Parallel Lives:

Writing the Story Behind the Surface

Discover a powerful writing technique for understanding ourselves and our experiences.

Teaching English to middle school students during the peak of Covid last year often rendered me daydreaming for a lobotomy. It wasn’t the students. It was the eggshell-like-fear the teachers and students felt each day, not knowing how close to sit or converse, not knowing when to remove our masks to eat.

The inconsistent hybrid learning didn’t make teaching or learning any easier. Students’ WIFI would cause them to freeze mid-sentence, someone’s volume in the classroom would cause a deafening high pitch, or a student would choose not to show their face in our Microsoft Team’s meeting.

Staff was still expected to meet progress report and report card deadlines, attend 504 accommodation meetings, create curriculum, monitor students’ progress, discipline, nurture—you name it, teachers were meant to do it. 

English teachers are the ones who receive poetry and stories and personal essays bleeding with pain. We are most commonly the ones who notify the guidance counselor and make that call to CPS. 

Even though I’m no longer in the classroom, I am still a teacher. I’m still the person students share their creative stories with, fiction and nonfiction. It is a gift to be on the receiving end of their writing.

The teenagers I work with instinctively know that writing is a process. It helps them connect the dots in their lives, helps them to understand the world around them and their place in it.

Here’s the truth: we are all students. We are all trying to make sense of this topsy-turvy world on a macro and micro level. 

The gifted writer, Anna Quindlen, addresses this need for writing as a means of processing our very lives. We write to know ourselves, and in many ways, to heal ourselves. Writing as self-reflection is therapeutic.

Dr. Charon and Parallel Charts

Dr. Rita Charon founded a writing technique at Columbia University’s medical school called Parallel Charts. In Quindlen’s book, Write for Your Life, Quindlen quotes a summary of Dr. Charon’s Parallel Chart technique assigned to 3rd year medical students:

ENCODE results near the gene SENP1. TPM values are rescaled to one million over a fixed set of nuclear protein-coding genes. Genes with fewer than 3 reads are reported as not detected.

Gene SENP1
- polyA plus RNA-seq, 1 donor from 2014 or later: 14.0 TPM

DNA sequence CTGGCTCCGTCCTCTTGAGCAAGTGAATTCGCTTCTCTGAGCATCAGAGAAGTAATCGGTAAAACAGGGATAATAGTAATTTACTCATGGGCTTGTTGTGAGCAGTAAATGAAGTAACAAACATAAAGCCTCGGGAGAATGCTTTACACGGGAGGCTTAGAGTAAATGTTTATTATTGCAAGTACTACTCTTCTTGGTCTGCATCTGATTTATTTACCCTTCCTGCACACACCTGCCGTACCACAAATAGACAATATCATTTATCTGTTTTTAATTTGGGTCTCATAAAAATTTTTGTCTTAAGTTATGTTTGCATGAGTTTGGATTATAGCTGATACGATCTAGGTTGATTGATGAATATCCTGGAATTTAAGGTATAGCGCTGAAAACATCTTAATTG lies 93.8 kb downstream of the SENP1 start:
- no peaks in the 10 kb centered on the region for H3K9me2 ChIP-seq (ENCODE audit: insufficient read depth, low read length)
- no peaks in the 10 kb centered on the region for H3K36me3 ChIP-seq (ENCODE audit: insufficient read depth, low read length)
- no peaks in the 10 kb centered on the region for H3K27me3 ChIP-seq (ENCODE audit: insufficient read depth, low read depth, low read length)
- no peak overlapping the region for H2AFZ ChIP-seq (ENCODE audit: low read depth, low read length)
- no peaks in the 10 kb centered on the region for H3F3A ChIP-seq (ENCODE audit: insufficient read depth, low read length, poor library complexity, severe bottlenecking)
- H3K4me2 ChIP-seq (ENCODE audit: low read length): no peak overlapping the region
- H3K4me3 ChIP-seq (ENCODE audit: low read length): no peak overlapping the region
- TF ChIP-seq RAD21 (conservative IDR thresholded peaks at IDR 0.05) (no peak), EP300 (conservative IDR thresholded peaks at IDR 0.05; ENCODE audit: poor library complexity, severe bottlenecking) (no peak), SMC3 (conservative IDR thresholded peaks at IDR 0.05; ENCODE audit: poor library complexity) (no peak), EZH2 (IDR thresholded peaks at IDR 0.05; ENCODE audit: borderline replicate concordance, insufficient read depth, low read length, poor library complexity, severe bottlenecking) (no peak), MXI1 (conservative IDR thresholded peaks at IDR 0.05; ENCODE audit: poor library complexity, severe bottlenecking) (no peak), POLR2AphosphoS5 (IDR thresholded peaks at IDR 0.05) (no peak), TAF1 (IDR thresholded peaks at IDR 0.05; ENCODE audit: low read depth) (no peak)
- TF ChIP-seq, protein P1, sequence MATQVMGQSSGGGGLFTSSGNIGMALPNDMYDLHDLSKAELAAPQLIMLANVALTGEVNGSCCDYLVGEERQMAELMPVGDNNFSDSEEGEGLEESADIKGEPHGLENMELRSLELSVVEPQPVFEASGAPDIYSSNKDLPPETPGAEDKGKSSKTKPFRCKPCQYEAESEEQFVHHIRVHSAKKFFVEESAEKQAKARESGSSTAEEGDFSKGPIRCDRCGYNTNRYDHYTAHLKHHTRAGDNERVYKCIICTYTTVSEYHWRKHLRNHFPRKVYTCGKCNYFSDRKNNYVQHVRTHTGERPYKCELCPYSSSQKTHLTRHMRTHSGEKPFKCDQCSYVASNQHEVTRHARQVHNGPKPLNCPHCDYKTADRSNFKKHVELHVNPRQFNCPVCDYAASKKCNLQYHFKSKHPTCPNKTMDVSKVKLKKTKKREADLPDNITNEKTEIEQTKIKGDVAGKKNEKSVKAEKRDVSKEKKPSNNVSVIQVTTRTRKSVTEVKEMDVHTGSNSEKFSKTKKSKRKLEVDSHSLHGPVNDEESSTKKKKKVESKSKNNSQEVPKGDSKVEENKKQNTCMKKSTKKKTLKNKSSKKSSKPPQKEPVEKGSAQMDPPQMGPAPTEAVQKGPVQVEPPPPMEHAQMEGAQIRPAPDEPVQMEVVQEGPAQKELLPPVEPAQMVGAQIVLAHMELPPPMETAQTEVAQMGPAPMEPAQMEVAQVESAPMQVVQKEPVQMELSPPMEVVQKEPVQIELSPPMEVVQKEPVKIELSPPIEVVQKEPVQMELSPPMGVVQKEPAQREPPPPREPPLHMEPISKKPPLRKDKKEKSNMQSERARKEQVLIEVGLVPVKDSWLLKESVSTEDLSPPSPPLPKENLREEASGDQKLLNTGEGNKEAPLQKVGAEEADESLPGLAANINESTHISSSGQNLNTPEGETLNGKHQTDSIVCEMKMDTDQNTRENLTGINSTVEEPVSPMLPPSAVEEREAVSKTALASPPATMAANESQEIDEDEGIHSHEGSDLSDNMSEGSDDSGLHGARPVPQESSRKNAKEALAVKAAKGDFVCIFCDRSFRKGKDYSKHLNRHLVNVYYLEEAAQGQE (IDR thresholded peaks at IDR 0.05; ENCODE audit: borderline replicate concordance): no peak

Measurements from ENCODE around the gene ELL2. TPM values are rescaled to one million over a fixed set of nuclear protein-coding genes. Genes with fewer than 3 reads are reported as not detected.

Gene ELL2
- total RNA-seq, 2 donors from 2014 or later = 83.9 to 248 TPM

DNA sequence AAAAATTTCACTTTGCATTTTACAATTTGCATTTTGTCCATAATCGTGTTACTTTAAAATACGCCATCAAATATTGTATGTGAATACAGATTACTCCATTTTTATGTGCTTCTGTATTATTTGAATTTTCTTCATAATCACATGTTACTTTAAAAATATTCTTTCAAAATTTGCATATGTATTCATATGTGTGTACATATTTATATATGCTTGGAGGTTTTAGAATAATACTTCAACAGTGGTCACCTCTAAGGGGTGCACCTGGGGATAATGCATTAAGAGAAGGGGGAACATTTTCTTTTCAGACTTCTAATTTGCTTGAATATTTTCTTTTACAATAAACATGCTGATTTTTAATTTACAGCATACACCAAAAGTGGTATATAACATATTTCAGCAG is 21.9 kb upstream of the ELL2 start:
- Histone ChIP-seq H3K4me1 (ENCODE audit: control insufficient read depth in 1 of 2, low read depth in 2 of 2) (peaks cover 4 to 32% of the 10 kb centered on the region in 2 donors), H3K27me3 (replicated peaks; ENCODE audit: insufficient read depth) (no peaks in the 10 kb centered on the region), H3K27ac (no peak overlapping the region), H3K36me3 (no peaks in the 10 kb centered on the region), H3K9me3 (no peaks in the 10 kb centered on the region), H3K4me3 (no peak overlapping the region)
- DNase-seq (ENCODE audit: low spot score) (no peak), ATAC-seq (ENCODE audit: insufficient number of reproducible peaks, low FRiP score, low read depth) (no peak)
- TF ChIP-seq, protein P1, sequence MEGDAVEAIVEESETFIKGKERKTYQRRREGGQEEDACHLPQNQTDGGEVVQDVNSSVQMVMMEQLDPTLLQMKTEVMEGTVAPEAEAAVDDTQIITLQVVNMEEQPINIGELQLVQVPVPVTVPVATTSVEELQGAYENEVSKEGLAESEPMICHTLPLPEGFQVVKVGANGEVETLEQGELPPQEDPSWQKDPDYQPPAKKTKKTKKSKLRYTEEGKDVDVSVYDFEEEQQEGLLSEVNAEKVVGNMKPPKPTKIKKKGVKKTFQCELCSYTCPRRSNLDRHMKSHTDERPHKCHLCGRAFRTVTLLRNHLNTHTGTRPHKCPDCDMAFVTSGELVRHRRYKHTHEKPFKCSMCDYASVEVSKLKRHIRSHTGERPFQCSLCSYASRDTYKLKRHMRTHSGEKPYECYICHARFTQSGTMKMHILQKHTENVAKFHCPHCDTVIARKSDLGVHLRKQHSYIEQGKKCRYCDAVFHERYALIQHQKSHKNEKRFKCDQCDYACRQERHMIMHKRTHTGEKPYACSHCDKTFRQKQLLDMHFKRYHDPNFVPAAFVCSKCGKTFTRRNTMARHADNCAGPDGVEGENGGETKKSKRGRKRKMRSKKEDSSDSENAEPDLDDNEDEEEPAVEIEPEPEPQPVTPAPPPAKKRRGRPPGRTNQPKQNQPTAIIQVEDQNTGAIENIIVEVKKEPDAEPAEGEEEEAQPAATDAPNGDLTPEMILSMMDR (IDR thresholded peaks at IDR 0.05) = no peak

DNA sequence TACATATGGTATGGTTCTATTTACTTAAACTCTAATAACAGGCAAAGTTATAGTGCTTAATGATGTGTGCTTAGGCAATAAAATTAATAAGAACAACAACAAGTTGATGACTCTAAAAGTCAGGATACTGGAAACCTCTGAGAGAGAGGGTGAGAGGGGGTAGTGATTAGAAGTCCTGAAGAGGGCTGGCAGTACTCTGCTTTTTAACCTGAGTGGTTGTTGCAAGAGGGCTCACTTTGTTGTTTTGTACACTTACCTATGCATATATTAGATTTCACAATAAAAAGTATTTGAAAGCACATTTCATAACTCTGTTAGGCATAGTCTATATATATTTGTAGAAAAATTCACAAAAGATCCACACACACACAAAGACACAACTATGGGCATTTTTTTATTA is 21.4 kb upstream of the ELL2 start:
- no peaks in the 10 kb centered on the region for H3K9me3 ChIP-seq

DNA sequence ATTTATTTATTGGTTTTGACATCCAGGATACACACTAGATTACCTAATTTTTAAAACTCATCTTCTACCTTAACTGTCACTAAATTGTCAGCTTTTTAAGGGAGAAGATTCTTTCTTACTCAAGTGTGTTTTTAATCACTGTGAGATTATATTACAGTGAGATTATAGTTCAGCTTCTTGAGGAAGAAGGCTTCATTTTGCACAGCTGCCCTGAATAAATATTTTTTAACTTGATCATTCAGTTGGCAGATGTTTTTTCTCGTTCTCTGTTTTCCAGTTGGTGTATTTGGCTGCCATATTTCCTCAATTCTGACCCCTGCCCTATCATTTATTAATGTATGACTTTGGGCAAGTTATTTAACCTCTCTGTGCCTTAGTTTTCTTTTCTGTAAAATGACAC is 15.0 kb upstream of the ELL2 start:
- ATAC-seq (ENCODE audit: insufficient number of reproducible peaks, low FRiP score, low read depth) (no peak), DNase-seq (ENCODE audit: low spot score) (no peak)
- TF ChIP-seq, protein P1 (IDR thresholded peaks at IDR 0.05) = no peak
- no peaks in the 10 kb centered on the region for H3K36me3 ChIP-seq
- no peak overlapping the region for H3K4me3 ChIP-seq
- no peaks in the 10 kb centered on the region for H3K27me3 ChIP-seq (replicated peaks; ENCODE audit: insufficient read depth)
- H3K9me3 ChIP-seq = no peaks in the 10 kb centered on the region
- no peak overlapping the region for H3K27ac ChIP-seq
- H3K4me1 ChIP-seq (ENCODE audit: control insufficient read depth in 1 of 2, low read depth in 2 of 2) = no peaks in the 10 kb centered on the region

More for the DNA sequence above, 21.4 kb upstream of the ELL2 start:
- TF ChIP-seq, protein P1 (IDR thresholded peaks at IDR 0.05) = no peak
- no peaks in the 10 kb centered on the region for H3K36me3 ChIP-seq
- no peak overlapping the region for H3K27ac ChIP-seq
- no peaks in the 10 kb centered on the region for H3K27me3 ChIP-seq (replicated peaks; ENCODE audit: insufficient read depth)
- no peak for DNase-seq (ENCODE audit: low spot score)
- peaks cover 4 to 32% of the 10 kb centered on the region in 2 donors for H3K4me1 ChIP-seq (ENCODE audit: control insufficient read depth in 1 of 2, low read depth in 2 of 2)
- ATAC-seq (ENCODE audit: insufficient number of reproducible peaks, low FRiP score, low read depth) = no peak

“If your patient dying of prostate cancer reminds you of your grandfather, who died of that disease last summer, and each time you go into the patient’s room, you weep for your grandfather, you cannot write that in the hospital chart. We will not let you. And yet it has to be written somewhere.  You write it in the Parallel Chart.”

Students and Adults Alike: The Need for Parallel Charts

Whether we are a student grappling with a tough home life, or an adult challenged by a difficult boss, we all experience stressors that can’t always be handled head on. Parallel Charts allows us to process and work through difficult emotions and situations.

Quindlen offers us an opportunity to do Parallel Charts in any circumstance:

“Take a look at your calendar, or your class schedule. Dates, numbers, times, and yet, for each, there is an observation, or a sentiment, behind it, whether of that specific event or course or of how you were feeling that day. There is a story behind our to-do lists.”

The Magic of Parallel Charts:

There’s an alchemy that occurs when we write the underbelly of our thoughts, when we connect with the surface of the day’s experiences and take time to digest them. When we write that we have a doctor’s appointment at noon, there’s the feel of the plastic chairs in your mind, the kind man behind the desk who has a picture of his daughter and wife next to a block calendar. When we write what we are experiencing behind the scenes, we boost our connection to the world around us and our place in it.

Are You Laughing in Pain?

Great comedians like Robbin Williams and Lucille Ball did it. They laughed despite their pain. Learn the difference between humor as a release and humor as a deflective strategy.


I have a dear friend from college who I refer to as The Deflection King. When things get serious, he goes for humor. It takes intelligence to throw out the quick zingers he often does. Most of the time, his comedy is welcome, but there are times when his personal stand-up routine is both sad and frustrating.